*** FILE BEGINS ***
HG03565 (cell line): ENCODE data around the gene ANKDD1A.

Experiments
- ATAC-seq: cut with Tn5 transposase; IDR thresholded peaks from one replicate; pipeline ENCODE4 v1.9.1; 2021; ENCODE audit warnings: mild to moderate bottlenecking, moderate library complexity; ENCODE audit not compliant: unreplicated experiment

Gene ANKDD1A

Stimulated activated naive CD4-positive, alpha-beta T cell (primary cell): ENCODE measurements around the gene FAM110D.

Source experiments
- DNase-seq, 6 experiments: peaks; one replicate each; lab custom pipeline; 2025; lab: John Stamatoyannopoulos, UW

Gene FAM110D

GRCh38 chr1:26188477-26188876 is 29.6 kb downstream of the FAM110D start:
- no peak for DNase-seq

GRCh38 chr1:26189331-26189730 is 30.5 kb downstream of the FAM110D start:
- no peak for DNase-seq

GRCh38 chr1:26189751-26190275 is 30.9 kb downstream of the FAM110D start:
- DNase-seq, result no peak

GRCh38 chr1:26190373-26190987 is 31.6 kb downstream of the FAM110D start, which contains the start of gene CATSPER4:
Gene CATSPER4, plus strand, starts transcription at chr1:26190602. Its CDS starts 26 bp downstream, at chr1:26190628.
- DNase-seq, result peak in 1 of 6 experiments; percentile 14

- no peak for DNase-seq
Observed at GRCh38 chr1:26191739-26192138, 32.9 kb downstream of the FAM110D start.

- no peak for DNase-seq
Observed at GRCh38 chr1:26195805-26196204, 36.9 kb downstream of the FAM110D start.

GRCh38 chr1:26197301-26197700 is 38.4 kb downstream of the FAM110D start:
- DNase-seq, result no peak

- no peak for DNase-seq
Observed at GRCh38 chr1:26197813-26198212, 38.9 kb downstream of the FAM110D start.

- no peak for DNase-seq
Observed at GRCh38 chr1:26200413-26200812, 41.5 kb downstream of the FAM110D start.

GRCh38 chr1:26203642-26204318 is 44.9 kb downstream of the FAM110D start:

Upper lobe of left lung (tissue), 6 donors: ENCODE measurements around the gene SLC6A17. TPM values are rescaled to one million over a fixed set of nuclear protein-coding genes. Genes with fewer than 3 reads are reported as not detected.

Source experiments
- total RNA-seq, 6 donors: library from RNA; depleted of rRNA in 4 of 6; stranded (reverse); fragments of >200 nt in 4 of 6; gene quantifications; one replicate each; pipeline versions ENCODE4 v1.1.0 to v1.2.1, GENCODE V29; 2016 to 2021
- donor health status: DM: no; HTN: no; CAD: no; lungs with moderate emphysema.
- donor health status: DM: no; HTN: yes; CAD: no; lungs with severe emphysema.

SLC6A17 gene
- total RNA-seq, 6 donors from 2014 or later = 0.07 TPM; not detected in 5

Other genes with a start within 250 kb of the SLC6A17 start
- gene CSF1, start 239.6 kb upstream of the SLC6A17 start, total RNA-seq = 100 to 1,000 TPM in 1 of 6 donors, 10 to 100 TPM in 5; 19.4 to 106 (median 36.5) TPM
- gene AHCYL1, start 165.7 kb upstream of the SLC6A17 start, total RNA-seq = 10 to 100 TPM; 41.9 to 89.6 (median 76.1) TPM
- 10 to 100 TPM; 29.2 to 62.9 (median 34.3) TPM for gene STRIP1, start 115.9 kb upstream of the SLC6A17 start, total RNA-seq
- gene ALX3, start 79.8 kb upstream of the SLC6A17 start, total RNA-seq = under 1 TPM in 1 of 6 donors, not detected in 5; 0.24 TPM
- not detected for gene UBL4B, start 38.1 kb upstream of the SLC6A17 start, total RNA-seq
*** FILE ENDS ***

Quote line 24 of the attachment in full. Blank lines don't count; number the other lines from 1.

- no peak for DNase-seq